Sunday, 20 November 2011

How do you choose a director for your TV commercial?

The other day I was trying to sell a director to a client. It wasn’t going well. I kept thinking, 'why aren’t they buying him? He’s bloody brilliant. One of the best in town.'

The trouble was so much of it was in my head; 16 years of making ads, locked away deep in my skull. But it wasn’t as easy as I imagined to explain to my client why he was the man for the job.

So I went back to the office and asked myself what goes into choosing the right director.

The reel? The treatment? Is he a good bloke? Will the production company supply hookers and a yacht at Cannes?

After getting a script through the Creative Director, Research, BACC, the Client and over a million and one other hurdles, it’d be a shame to give your baby to a wrong ‘un.

The reel
Sounds obvious, but have they directed enough of the right type of work? Say you’ve got a comedy script, how do they deal with casting, performance and timing? If you strip away the beautiful cinematography and pumping soundtrack, is there anything left? If you’re just after a ‘look’ that’s fine.  But it's important to know the difference. A guy whose background is in effects won’t be so good for a dialogue heavy spot. 

Who comes up with the shortlist of potential directors - creative or producer? There seems to be no rule. I remember at BBH working with Philippa Crane.  She came in with a stack of directors I'd never heard of. All brilliant; rap promo directors from the US, quirky short film directors from Sweden, students fresh from Central Saint Martin's. She was amazing. It's no surprise she was the one who discovered Flat Eric on Quentin Dupieux’s reel.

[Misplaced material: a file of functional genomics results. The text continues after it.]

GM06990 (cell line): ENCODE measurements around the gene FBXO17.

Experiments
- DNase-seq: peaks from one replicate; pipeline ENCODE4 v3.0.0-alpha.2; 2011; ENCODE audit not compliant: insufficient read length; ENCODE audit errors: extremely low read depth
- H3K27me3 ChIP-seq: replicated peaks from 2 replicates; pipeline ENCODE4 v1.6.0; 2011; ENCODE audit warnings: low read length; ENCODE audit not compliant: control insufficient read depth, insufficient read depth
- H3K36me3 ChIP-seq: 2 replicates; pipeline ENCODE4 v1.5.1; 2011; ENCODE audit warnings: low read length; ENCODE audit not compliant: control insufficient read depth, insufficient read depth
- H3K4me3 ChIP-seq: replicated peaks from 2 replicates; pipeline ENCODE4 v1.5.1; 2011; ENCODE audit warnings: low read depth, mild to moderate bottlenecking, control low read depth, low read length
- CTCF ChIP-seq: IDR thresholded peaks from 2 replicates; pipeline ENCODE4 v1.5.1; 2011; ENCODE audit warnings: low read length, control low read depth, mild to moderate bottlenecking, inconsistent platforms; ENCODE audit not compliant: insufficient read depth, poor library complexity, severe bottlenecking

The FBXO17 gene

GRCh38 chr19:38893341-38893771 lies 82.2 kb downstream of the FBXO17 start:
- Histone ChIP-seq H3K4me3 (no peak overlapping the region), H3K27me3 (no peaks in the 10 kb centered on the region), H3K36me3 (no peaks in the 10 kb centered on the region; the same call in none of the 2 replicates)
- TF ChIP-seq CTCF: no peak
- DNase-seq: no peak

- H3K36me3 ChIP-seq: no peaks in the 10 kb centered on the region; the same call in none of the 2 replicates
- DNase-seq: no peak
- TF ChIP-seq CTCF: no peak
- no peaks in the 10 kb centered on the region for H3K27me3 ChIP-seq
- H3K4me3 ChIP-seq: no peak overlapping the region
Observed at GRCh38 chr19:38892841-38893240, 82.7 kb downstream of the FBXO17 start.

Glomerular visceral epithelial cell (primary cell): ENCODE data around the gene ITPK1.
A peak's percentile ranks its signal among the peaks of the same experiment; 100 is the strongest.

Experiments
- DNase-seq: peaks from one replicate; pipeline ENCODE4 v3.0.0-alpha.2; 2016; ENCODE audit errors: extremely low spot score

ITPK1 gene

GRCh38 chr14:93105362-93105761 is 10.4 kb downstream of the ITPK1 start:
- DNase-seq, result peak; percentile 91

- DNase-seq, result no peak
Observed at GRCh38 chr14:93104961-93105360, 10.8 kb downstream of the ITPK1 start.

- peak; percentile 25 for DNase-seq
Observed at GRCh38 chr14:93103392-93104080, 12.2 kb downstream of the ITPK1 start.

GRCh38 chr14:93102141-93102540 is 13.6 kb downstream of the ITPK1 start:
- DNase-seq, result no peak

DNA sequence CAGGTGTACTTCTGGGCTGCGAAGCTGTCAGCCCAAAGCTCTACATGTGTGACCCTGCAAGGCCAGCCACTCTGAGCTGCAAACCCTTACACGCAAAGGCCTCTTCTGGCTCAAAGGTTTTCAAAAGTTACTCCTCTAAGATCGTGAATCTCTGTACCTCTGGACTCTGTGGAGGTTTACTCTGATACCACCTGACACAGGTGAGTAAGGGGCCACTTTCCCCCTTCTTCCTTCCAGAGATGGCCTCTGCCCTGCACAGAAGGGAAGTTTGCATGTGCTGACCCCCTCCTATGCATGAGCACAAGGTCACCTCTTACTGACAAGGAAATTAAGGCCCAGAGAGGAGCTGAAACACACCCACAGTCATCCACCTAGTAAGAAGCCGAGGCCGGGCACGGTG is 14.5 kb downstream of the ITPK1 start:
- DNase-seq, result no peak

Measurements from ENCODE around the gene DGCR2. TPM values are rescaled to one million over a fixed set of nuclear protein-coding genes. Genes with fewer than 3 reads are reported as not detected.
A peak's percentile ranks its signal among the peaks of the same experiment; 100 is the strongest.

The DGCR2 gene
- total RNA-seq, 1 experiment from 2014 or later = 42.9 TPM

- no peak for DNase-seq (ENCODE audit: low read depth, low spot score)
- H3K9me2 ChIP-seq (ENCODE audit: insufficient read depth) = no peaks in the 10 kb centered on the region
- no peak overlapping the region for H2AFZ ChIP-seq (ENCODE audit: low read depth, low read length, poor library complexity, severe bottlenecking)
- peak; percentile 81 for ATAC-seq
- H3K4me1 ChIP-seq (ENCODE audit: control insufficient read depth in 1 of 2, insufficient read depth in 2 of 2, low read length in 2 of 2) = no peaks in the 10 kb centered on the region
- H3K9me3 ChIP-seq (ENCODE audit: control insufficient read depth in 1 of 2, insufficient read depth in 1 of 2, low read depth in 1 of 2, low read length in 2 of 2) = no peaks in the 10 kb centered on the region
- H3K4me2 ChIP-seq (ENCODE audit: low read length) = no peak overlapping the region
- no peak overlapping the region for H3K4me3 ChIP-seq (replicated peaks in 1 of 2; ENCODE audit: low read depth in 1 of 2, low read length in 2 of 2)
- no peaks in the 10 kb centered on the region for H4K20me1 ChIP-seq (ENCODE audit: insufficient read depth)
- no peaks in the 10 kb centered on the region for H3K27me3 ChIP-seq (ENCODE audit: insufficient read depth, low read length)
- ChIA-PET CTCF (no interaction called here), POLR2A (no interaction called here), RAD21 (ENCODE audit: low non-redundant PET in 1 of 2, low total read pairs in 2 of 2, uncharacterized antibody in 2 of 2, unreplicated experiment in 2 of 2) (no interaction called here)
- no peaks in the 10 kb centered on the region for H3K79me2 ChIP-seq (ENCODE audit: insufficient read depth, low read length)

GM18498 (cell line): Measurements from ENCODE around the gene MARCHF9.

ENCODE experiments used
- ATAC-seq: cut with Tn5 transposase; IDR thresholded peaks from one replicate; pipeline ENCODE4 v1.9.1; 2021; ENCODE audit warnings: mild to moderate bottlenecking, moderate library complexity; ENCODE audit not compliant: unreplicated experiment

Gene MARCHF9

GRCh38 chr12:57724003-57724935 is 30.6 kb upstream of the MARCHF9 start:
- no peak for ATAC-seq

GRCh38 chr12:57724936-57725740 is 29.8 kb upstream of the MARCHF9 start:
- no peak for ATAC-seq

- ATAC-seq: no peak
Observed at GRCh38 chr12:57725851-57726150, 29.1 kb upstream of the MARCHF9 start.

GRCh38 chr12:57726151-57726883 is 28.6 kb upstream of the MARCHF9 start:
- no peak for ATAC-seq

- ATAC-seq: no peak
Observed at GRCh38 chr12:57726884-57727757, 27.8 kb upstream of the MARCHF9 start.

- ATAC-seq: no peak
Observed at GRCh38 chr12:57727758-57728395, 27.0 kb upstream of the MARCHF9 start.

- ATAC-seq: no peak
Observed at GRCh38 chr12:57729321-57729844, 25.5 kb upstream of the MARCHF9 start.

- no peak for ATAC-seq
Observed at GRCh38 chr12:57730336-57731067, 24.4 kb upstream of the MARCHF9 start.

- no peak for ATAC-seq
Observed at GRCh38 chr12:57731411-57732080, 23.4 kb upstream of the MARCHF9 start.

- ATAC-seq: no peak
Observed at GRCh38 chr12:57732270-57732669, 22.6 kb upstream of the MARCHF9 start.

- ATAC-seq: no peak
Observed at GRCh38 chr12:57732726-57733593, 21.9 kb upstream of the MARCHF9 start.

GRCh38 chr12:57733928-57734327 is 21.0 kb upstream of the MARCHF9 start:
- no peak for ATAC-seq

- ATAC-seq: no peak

BBH have a fantastic heritage in breaking new directors, whether through the efforts of individual producers or more company inspired initiatives such as Mint Source, an in-house monthly showreel of up and coming directing talent, compiled by Head of TV Frances Royal and the enigmatic Toby Clifton.

Other places to spot new talent are short film festivals, shots, promos on MTV and of course the Daddy of them all, the Saatchi & Saatchi Cannes New Directors Showcase.

The question is do you take a gamble on possibly your only script of the year with a new unproven director? Or stick with the tried and tested established director? Maybe the treatment will help decide. 
The treatment
Does the treatment show the director understands the idea? Again, this sounds obvious but sometimes you can just tell that the way they bypass your main gag they just haven’t ‘got it’. Has the treatment taken your idea on? Or is it merely your script rewritten in poncey language with a funky front page? The brilliant 'Truth in Advertising' Director's Pitch sketch comes to mind here.

How hungry are they?  Legend has it when Tarsem treated for the Levis ‘Swimmer’ spot for Larry & Rooney at BBH, he came in with a wad of paper 3 inches thick. Literally filled to bursting with ideas and visuals and reference. More a short novel than your regular couple of pages of treatment. He’d only previously done a couple of promos but he got the job. And the rest is history (how it never won a fucking pencil we’ll never know).

The director in the flesh